With her mother Val and her father as a support team, Withy, her brother Josh Rudelbach and boyfriend Shawn Milligan, they planned the recreation of the legendary pilgrimage. His soon-to-be-published book, “Walk of Ages,” was written with his father, providing the perspective of the trek and support team who provided meals and monitored the group’s safety ( at least as much as possible). Even though the “2nd Edition Sandwalkers” had cell phones, they generally didn’t work.

Withy met Milligan while they were both working as Forest Service firefighters in the Carson Ranger District of the Humboldt-Toiyabe National Forest.

She got all dolled up on their first date. From the start it was special for the two of them, and the next day they ended up working together on the same fire at Heenan Lake in Alpine County.

She was digging a containment line and her face was covered in sweat and ash. Milligan recognized her, but Withy was really embarrassed by her appearance compared to the way he had seen her on their date. He paused to talk to her, sharing a huge smile before continuing towards the fire. She had butterflies all day.

Withy thought she was “really cute” and fell in love.

Even after three years together, he still told her that he “just wasn’t ready for marriage.” But he kept a big secret.

He received his father’s blessing and planned to ask him to be his wife at the top of Mount Whitney on the first leg of the Sandwalkers’ “2nd Edition” journey in 2017.

He was afraid of dropping the ring. It was extremely cold when they started the hike but suddenly became warm and calm when they reached the top. It shouldn’t have been though, since the support group waiting at the base of the mountain was rocked by high winds and clouds were tearing apart around the summit. It didn’t look good from their perspective, but there was a nice little circle around the couple who were calm, still, and even a little warm.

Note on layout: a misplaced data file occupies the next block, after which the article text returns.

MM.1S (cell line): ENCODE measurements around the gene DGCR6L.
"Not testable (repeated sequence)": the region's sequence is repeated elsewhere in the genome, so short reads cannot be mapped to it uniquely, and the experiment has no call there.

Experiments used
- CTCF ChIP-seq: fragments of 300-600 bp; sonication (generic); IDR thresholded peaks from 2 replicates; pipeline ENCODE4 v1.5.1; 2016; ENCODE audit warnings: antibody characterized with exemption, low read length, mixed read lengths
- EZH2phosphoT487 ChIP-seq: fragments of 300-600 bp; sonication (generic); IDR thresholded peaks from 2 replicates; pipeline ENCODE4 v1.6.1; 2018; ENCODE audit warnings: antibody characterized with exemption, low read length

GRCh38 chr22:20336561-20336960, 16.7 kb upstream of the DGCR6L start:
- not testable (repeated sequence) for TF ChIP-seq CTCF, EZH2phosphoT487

Out of nowhere, she actually got cell service, FaceTiming her family with the exciting news. As soon as they hung up, she completely lost all connection. Needless to say, Withy was on top of the world when he asked her to marry him (or at least on the highest point of the contiguous United States). They were married the following year, with their dog, “Rewind”, as a witness.

Withy and her father both had knee injuries during their individual hikes, having to use trekking poles as crutches or just limping to cover the 131 miles.

After the “Original Sandwalkers” he walked “America’s loneliest road to a cheerful Bermuda Triangle where wild individualism and community spirit flourish amid sagebrush and vast open spaces” .

University of Nevada Press published his book on this chapter of his life: Lost in Austin: A Nevada Memoir. Both books written by Andersen are available on Amazon now. You will have to be patient about the walk of the ages of Jim and Withy to be released, but hopefully it will be next year. In the meantime, you can read Andersen’s humorous blog at www.rurallyyours.com.